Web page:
Rapa Nui: Easter Island

January 6, 2009By Heidi EllisonArchive

Islanders Vindicated

rapa nui
Moaï Papa. © Galerie Louise Leiris

Rapa Nui, or Easter Island, has always exerted a strong fascination: a tiny “lost” island in the middle of the Pacific Ocean, 2,000 kilometers from the nearest land, it was home to few humans when “discovered” in the 18th century, yet was populated with mysterious signs of a highly developed society: gigantic stone heads, called “moai,” lined up on ceremonial platforms near the shore facing inland or standing in or around the crater of one of the island’s volcanoes.

The scoop of the current exhibition at the Espace Fondation EDF in Paris, “Rapa Nui: Ile de Pâques,” is that the reason the island’s trees disappeared in the 17th century was not because the islanders had destroyed their own environment by chopping them down to make wooden sleds to transport the moai, as some theorists have claimed, but was the result of a decades-long drought that left this seafaring population with no wood to build boats, effectively turning them into prisoners on their island. The exhibition, however, is strangely reticent about the importance of this theory, based on the research of French archaeologists Michel and Catherine Orliac. It is presented matter of factly, as if to avoid attracting much attention or arousing controversy.

We learn that the island was probably first populated by Polynesians around the year 1000. The people seem to have thrived (they even developed a system of writing, rongorongo, a rarity among Polynesian cultures, which has yet to be deciphered) until the deforestation disaster occurred in the 1600s. The lack of wood put an end to the carving of stone moai, since they could no longer be transported. The inhabitants survived precariously until Western explorers arrived in the 18th century and, as is so often the case, contributed to the further demise of the population by introducing diseases the islanders had no resistance to.

Adding insult to injury, in 1862, Peruvian slave traders kidnapped and sold around 1,100 people, half of the island’s population. By 1877, only 115 people were left on the island. In 1879, it was repopulated with sheep, which destroyed most of what was left of its vegetation. It was only in 1950 that sheep were banished from the island, now a national park belonging to Chile. Today, it has 4,000 inhabitants, half of whom claim some Rapa Nui ancestry. They cater to the needs of 400,000 annual visitors.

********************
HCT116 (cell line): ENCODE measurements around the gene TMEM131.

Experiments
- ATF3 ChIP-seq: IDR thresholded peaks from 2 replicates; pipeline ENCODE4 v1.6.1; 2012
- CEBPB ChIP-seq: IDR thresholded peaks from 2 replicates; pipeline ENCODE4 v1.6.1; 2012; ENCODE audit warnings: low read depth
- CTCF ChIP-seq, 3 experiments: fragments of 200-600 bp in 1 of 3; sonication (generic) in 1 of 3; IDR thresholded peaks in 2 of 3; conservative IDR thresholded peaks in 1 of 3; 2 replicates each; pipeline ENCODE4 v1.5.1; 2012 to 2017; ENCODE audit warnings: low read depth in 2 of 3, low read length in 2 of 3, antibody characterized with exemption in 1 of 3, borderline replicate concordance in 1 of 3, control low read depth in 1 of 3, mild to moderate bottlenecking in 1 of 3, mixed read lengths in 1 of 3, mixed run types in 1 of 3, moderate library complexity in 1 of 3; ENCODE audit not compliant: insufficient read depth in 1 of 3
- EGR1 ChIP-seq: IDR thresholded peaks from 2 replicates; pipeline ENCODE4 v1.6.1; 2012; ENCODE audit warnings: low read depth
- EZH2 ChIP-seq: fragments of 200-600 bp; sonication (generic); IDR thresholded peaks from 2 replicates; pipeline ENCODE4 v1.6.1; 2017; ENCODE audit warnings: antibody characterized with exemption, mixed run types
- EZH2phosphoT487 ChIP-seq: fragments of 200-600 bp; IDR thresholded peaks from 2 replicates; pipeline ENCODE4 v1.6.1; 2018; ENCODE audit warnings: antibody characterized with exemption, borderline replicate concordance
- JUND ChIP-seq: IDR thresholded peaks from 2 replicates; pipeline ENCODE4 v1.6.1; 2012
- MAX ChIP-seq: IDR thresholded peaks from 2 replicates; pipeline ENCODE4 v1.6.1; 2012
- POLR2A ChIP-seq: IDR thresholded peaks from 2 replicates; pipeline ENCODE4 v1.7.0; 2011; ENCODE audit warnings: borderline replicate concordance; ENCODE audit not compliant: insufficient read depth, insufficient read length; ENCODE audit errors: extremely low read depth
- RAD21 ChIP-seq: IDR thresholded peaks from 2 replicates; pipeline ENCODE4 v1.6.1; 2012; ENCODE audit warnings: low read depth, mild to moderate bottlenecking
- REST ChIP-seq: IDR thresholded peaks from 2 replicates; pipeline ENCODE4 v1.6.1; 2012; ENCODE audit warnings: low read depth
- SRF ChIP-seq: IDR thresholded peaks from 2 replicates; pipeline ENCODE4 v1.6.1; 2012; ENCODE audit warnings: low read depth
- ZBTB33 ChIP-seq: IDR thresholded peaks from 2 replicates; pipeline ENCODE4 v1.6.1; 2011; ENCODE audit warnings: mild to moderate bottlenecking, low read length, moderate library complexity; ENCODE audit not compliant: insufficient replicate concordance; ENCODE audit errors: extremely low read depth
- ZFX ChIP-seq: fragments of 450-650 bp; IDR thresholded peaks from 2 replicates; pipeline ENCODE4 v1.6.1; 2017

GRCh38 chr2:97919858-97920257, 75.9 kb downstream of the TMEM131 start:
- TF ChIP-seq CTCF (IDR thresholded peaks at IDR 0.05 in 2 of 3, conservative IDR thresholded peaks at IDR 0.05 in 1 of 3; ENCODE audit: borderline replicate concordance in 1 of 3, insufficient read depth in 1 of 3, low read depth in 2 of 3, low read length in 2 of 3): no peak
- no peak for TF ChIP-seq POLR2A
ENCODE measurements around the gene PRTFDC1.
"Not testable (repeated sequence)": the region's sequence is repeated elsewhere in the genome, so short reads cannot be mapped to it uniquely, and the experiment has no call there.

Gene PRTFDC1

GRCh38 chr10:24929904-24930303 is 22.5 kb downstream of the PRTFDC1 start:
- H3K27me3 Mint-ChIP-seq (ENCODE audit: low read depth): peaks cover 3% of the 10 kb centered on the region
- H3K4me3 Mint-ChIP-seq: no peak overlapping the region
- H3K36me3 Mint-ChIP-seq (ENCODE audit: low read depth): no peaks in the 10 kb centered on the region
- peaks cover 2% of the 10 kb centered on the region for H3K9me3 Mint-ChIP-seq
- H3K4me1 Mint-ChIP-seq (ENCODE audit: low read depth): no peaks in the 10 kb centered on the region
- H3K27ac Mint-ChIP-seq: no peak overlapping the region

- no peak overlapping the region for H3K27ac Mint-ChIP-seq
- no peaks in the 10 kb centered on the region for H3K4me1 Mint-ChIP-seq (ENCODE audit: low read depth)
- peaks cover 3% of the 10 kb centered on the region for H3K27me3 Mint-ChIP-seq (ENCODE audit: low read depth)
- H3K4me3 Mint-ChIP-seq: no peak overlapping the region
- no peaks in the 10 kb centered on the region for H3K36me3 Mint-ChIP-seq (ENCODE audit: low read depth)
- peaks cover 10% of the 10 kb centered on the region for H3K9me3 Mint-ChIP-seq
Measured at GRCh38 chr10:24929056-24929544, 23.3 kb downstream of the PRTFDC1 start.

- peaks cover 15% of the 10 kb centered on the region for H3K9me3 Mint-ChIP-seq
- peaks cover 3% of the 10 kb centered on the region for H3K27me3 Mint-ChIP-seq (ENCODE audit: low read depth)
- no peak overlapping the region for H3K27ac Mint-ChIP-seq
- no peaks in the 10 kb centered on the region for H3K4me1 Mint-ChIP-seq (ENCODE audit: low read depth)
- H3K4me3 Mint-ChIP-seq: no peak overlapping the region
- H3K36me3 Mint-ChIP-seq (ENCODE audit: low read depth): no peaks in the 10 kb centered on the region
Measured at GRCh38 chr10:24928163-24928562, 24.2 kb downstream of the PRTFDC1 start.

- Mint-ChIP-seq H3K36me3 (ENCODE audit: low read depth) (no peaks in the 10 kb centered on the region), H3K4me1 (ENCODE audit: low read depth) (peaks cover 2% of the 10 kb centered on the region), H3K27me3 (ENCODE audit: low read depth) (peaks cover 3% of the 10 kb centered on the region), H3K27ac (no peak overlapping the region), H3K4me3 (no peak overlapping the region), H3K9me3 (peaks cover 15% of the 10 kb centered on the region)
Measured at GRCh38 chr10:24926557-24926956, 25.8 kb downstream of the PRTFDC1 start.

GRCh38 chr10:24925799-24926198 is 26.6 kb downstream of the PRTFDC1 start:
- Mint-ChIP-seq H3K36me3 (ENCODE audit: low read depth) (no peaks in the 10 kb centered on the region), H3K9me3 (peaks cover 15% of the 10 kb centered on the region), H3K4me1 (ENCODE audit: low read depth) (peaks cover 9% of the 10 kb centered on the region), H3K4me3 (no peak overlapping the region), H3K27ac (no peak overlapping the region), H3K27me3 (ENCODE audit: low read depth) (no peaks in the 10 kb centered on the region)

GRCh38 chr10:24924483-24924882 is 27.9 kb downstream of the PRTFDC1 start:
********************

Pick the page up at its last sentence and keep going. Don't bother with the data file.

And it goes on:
The treasures of the exhibitions are the wonderful carved wooden figures, with their sad expressions and staring eyes, and other ritual objects on display upstairs. The male figures (moai kavakava) have bird penises hanging from their rib cages, symbolizing the metamorphosis of an ancestor into a bird (the island people worshipped a hybrid bird/man), and one has two heads, for unknown reasons. Another mystery is why the female figures hold one hand over their genitals and the other across their stomach.

Ultimately, this exhibition is an unfocused hodgepodge, with some interesting scientific, historic and anthropological information; some interesting artifacts; and some nice photos of the island (by Micheline Pelletier), but you leave feeling dissatisfied. It provides too much information (often in tiny letters, and only in French) on some things that would be better covered in a book, while not providing enough on others. Anyone curious about Rapa Nui will enjoy it, however, especially for the marvelous wood carvings.

Heidi Ellison

ratpEspace Fondation EDF: 6, rue Récamier, 75007 Paris. Métro Sèvres Babylone. Tel.: 01 53 63 23 45. Open Tuesday-Sunday, noon-7 p.m. Free admission. Through March 1. http://fondation.edf.com

© 2009 Paris Update

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